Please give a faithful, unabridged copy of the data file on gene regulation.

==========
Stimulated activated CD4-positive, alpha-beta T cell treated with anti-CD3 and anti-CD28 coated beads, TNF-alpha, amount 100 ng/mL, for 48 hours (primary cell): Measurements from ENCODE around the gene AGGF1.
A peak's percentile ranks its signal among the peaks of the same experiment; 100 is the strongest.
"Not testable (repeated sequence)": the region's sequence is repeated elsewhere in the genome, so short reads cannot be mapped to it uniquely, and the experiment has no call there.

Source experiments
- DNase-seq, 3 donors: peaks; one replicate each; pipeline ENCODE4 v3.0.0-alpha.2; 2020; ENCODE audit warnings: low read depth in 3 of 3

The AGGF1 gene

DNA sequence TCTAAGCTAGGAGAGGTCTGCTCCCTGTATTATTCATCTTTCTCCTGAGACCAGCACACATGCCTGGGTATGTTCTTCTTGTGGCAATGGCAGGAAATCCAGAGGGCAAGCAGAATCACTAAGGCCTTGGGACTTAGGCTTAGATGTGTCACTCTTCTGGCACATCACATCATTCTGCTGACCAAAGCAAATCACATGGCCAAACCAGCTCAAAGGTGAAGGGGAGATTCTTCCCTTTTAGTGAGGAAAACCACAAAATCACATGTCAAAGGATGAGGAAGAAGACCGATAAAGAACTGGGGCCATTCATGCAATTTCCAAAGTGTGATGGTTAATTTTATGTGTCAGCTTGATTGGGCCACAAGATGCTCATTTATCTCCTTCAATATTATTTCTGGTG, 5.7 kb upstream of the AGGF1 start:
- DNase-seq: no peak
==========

Stimulated activated CD4-positive, alpha-beta T cell treated with anti-CD3 and anti-CD28 coated beads, TNF-alpha, amount 100 ng/mL, for 48 hours (primary cell): Measurements from ENCODE around the gene AGGF1.
A peak's percentile ranks its signal among the peaks of the same experiment; 100 is the strongest.
"Not testable (repeated sequence)": the region's sequence is repeated elsewhere in the genome, so short reads cannot be mapped to it uniquely, and the experiment has no call there.

Source experiments
- DNase-seq, 3 donors: peaks; one replicate each; pipeline ENCODE4 v3.0.0-alpha.2; 2020; ENCODE audit warnings: low read depth in 3 of 3

The AGGF1 gene

DNA sequence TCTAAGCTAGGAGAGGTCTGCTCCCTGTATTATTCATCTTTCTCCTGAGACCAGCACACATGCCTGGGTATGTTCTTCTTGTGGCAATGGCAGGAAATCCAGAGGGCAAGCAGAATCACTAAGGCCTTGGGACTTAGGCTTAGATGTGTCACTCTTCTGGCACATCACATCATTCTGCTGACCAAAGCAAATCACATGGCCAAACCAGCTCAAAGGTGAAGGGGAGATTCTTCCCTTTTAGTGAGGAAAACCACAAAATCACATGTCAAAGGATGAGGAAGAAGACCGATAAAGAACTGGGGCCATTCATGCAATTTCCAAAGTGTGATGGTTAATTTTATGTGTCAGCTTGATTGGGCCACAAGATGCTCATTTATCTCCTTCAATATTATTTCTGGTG, 5.7 kb upstream of the AGGF1 start:
- DNase-seq: no peak